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Zimbabwe eye match-time in fight to stay relevant

After falling short of the hype at the 2015 World Cup, Solomon Mire's return has made for an interesting subplot AFP

Australia are gearing up for Tests against a team that has not lost at home in over four years - India; England are undergoing generational change as Joe Root takes over from Alastair Cook; South Africa's preparations for the Champions Trophy have seen them reach No.1 on the ODI rankings and they are now fine-tuning against the No. 3 side - New Zealand; Pakistan are in the midst of their T20 showpiece, and Zimbabwe? Zimbabwe are about to play Afghanistan for the fourth time in three years. Welcome to the future of cricket.

This is what things could look like post the current FTP, when, if the 9-3 Test split is agreed upon, Zimbabwe and Afghanistan will become even more familiar with each other than they already are. Ireland will join their club, and although all three of them should be able to look forward to regular fixtures against their other nine Full Members, they will have to get used to forming a second tier of sorts. Afghanistan and Ireland won't mind too much - it is their chance to play with the big boys - but Zimbabwe are understood to be more than just a little put out by the prospect.

They already feel like outsiders looking in, and their fixture list will keep them that way. Zimbabwe are not due to play anyone until July, when they should visit Sri Lanka. They host West Indies before heading into the World Cup qualifiers next March, and unless their fixture list fills up fast, they will be woefully short of match time. That is why they are reaching out to Afghanistan - and are also reportedly in talks with Scotland - and why they are trying to play against as many A teams as possible.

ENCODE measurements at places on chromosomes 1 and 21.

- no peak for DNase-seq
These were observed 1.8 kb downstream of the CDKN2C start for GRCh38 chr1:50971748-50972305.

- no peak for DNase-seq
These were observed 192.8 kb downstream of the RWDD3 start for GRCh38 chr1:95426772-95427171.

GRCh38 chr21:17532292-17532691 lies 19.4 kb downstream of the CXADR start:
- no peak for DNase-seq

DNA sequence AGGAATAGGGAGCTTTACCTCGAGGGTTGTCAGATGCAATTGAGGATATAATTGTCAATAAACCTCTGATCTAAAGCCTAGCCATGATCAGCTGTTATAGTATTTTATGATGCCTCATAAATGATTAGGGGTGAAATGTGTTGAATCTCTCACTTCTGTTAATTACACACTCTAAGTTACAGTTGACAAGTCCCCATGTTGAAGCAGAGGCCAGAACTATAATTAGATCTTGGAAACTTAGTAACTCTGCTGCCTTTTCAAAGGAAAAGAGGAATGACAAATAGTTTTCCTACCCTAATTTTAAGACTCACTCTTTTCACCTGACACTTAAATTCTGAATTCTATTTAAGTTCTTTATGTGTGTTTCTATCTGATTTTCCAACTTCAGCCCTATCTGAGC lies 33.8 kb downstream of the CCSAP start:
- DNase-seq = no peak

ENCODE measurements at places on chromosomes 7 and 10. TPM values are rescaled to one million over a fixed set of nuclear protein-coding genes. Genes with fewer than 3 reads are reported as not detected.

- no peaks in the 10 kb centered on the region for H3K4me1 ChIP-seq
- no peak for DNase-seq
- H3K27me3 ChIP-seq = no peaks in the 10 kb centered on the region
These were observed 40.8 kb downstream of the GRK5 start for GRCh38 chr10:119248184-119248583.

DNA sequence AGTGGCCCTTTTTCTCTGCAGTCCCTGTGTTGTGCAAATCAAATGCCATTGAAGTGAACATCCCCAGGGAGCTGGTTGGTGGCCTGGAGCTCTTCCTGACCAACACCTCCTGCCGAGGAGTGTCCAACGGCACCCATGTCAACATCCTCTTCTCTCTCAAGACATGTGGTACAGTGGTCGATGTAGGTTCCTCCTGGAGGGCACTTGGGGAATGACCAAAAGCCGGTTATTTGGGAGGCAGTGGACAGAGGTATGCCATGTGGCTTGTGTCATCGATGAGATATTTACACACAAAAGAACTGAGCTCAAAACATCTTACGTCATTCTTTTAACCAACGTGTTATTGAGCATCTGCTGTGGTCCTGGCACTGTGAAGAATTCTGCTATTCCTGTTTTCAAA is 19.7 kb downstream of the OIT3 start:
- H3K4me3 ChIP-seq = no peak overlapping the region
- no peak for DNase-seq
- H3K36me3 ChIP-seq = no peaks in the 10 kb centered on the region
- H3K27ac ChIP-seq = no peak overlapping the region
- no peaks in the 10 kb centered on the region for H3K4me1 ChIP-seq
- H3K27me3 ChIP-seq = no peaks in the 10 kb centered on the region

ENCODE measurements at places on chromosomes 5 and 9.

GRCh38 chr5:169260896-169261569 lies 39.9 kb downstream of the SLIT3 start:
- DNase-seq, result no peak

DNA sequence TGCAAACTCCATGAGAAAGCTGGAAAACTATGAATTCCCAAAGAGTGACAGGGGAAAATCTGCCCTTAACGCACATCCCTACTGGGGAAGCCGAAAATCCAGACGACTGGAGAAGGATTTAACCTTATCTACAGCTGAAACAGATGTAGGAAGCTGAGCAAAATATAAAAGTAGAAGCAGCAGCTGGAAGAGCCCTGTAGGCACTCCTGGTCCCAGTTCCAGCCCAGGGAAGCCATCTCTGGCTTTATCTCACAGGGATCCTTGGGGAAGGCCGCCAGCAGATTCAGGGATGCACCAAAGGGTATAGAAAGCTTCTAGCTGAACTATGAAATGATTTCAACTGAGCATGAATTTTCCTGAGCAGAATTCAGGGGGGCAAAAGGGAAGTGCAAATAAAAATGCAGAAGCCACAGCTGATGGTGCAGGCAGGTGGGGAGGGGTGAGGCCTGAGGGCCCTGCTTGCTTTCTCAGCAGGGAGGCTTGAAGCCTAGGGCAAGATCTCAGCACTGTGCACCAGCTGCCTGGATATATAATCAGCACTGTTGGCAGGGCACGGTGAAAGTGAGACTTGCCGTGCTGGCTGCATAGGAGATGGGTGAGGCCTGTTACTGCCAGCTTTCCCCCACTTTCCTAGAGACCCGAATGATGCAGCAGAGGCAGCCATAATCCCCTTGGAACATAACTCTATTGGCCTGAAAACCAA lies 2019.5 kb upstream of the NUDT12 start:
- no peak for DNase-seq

Zimbabwe need matches, and they need them desperately if only to figure out who their best are. To say they have very little idea of that is putting it mildly. To that end, Zimbabwe have named a squad that includes six changes from the one that played in a triangular series against Sri Lanka and West Indies in November. That's almost half the squad that is different, and it suggests they are still very much in a look-and-see phase.

The most notable exclusions are Hamilton Masakadza, Tinashe Panyangara and Sean Williams, who all failed fitness tests. Williams has a back injury and should be recalled upon recovery, provided he passes a second test while Panyangara, who has not played any cricket since the tri-series, will retake his test on Friday. Chamu Chibhabha and Brian Chari have struggled for form, although Chari scored an unbeaten 84 in the most recent round of List A matches.

In their places, Zimbabwe have picked from some of their most in-form players from the series against Afghanistan A. Although they lost 1-4, Ryan Burl was the highest run-scorer with 266 runs at 53.20 and could not be ignored. Burl notched up over 100 runs more than his nearest challenger, Innocent Kaia, also from Zimbabwe, who was not selected. Instead, Zimbabwe looked to add bowlers who performed against Afghanistan A despite an obvious lack of penetration. Tendai Chatara and Nathan Waller were their joint highest wicket-takers with six each, and fourth overall. They were picked alongside Wellington Masakadza, 19-year old left-arm seamer Richard Ngarava, and Solomon Mire, whose return is the most interesting.